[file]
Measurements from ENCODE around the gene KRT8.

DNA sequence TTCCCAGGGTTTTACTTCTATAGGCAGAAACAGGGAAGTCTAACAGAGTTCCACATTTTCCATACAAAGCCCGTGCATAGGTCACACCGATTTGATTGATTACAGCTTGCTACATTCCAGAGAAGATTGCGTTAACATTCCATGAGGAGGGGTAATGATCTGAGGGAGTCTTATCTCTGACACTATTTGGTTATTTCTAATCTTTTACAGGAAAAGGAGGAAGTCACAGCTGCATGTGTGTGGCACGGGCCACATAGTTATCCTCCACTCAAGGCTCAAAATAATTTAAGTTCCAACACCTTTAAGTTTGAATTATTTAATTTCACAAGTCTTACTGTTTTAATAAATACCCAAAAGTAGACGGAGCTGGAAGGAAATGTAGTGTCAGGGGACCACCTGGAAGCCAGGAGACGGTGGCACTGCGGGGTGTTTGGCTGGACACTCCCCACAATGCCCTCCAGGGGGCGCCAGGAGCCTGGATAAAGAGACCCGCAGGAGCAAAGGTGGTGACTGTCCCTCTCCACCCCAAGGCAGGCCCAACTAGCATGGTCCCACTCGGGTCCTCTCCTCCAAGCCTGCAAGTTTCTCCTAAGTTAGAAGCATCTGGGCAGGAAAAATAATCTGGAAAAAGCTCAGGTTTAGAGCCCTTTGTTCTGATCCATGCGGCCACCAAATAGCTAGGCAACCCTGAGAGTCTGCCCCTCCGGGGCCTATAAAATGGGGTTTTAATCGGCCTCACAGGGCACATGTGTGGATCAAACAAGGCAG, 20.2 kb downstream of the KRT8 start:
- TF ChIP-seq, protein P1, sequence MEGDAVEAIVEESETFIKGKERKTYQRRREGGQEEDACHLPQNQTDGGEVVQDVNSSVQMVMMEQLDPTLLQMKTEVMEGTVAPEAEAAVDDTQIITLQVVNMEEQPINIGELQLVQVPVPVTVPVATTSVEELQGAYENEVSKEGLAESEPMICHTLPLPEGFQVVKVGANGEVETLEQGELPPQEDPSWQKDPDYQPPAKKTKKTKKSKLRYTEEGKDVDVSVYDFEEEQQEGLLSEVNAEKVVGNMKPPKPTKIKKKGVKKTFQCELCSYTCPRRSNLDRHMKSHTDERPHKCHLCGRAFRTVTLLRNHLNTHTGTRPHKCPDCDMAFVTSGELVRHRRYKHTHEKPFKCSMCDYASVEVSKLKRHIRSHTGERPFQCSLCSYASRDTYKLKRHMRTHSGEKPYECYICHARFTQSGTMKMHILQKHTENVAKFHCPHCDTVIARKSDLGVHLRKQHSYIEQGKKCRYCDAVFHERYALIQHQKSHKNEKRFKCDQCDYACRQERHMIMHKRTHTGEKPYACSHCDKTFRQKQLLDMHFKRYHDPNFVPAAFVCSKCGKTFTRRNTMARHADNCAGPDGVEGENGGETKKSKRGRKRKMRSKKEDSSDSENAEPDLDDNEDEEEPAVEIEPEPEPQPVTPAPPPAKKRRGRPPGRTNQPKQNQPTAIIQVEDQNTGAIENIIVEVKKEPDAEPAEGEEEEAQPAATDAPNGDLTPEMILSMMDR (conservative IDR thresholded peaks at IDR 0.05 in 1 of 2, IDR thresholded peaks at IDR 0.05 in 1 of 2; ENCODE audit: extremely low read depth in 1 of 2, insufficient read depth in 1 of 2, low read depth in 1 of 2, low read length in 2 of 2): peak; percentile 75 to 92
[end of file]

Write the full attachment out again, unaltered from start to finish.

Measurements from ENCODE around the gene KRT8.

DNA sequence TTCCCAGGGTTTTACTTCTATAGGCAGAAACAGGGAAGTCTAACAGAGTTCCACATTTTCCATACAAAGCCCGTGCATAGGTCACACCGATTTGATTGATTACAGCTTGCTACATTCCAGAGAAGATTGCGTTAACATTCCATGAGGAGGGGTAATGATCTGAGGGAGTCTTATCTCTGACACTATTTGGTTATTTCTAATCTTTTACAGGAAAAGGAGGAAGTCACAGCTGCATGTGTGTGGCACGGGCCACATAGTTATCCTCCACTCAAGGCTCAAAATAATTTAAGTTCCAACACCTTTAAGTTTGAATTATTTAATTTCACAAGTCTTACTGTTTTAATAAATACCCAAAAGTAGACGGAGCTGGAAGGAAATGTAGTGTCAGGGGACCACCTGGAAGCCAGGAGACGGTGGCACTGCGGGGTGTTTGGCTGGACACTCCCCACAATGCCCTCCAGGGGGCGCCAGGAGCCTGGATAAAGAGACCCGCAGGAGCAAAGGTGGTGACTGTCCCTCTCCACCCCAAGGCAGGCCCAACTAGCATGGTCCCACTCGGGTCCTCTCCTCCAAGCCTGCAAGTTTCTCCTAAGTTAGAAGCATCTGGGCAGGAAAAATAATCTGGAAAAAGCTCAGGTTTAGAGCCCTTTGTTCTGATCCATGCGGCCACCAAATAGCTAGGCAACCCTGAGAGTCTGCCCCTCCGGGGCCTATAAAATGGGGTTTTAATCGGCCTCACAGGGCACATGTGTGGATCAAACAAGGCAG, 20.2 kb downstream of the KRT8 start:
- TF ChIP-seq, protein P1, sequence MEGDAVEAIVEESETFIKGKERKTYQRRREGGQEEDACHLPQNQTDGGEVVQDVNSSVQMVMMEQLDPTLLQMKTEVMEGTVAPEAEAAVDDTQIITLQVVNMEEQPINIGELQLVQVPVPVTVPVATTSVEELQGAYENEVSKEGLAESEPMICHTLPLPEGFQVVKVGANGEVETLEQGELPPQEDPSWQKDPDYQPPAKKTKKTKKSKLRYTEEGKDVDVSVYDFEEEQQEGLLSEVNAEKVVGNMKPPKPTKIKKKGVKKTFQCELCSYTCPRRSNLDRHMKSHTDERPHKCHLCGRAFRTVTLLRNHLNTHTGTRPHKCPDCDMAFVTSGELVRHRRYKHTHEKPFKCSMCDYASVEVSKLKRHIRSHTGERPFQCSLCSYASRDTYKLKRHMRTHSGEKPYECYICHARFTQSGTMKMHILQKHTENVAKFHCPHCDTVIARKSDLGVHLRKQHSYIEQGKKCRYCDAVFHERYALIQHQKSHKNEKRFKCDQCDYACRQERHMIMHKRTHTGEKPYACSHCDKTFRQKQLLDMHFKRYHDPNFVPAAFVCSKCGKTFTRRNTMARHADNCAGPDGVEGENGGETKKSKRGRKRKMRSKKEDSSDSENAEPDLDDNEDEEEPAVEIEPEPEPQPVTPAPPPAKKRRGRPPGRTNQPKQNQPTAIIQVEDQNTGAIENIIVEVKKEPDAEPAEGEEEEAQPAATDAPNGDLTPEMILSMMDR (conservative IDR thresholded peaks at IDR 0.05 in 1 of 2, IDR thresholded peaks at IDR 0.05 in 1 of 2; ENCODE audit: extremely low read depth in 1 of 2, insufficient read depth in 1 of 2, low read depth in 1 of 2, low read length in 2 of 2): peak; percentile 75 to 92